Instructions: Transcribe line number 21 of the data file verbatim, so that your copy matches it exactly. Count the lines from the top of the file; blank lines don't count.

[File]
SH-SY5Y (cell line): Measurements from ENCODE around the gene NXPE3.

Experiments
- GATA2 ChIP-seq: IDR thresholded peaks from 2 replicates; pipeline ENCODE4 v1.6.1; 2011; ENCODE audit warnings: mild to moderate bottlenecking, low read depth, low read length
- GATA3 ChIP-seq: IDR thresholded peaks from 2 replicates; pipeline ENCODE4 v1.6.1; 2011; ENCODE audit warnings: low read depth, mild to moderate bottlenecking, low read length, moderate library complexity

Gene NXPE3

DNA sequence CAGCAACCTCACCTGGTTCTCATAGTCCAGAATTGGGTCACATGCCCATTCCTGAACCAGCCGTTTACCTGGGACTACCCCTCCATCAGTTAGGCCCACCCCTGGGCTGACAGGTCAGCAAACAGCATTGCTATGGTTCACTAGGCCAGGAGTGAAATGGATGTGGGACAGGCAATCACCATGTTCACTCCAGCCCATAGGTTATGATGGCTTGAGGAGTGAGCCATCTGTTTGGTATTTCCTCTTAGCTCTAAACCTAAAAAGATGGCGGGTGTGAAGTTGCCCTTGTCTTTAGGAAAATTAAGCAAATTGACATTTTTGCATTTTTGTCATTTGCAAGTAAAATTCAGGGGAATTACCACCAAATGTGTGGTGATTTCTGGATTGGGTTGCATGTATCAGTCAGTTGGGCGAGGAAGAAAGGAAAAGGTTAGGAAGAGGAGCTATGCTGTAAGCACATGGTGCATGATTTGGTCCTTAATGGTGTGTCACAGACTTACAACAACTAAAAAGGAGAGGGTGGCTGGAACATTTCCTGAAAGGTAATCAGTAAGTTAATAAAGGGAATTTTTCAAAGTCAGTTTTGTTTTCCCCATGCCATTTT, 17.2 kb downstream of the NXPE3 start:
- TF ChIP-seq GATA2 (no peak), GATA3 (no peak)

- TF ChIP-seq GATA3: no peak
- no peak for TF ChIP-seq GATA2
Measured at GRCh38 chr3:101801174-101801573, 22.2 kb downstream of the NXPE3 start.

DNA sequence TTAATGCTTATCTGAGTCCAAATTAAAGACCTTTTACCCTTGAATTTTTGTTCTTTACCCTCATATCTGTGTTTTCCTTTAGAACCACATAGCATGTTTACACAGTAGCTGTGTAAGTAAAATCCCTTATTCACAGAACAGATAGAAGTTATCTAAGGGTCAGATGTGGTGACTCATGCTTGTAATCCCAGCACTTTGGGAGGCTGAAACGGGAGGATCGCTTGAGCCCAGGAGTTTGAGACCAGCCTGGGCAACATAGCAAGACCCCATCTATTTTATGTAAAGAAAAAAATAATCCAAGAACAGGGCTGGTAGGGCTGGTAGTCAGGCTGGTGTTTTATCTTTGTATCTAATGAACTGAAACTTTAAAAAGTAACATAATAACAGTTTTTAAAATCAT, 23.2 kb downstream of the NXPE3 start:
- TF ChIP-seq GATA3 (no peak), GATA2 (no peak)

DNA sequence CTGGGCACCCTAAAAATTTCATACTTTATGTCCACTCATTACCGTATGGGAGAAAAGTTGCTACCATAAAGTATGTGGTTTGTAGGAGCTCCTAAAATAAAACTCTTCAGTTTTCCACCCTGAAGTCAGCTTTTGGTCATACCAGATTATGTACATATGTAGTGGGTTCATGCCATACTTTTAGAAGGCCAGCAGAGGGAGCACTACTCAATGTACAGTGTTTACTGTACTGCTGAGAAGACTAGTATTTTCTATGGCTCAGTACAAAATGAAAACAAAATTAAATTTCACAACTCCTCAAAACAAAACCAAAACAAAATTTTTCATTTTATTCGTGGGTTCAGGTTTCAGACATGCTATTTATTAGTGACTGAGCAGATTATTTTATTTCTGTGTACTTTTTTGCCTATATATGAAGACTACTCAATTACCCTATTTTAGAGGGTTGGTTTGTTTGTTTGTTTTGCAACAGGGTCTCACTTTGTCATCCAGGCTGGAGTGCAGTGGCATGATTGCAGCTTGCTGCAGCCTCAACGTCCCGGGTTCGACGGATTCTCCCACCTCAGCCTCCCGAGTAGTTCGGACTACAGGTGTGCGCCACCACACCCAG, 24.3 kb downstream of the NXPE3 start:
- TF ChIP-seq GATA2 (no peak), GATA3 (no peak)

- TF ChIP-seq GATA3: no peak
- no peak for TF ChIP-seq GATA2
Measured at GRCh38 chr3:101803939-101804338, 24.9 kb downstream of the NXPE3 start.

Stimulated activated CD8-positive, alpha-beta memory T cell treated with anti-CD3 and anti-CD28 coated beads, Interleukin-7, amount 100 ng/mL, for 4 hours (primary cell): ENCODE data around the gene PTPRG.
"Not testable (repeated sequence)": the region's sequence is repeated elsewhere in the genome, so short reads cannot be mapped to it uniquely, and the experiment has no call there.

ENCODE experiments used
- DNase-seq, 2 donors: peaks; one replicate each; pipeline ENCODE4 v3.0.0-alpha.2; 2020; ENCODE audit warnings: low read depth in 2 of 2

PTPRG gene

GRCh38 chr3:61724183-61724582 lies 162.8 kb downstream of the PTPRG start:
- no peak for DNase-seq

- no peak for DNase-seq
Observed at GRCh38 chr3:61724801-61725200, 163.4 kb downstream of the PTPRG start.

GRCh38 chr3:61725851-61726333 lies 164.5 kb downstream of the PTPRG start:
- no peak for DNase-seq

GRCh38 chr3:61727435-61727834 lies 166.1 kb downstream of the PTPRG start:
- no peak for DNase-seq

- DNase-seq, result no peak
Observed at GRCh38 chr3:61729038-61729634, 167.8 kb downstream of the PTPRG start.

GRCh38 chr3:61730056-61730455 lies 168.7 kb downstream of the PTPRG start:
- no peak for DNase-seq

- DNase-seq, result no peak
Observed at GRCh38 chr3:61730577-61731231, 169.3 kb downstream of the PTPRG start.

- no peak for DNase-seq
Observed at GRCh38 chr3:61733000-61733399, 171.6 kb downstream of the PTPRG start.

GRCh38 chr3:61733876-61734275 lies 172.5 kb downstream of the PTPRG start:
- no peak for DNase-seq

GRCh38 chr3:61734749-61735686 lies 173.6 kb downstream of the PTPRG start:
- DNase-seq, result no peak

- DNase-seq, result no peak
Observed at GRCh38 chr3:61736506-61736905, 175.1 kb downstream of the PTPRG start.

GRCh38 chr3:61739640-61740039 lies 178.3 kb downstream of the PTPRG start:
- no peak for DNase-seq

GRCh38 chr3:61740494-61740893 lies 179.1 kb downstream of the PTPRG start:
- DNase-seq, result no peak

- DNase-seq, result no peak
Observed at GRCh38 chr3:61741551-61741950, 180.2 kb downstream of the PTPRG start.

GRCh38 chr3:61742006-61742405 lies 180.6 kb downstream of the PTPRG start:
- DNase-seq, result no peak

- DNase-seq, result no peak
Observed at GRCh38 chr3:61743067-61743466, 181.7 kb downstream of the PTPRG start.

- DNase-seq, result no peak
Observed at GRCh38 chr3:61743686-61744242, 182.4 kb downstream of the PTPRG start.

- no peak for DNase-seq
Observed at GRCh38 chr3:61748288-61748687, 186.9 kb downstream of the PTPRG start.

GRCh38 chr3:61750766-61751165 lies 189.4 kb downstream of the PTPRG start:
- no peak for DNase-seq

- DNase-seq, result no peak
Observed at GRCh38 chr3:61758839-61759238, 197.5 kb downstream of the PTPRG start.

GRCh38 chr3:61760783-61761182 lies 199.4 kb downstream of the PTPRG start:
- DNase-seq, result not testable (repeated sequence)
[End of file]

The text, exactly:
- DNase-seq, 2 donors: peaks; one replicate each; pipeline ENCODE4 v3.0.0-alpha.2; 2020; ENCODE audit warnings: low read depth in 2 of 2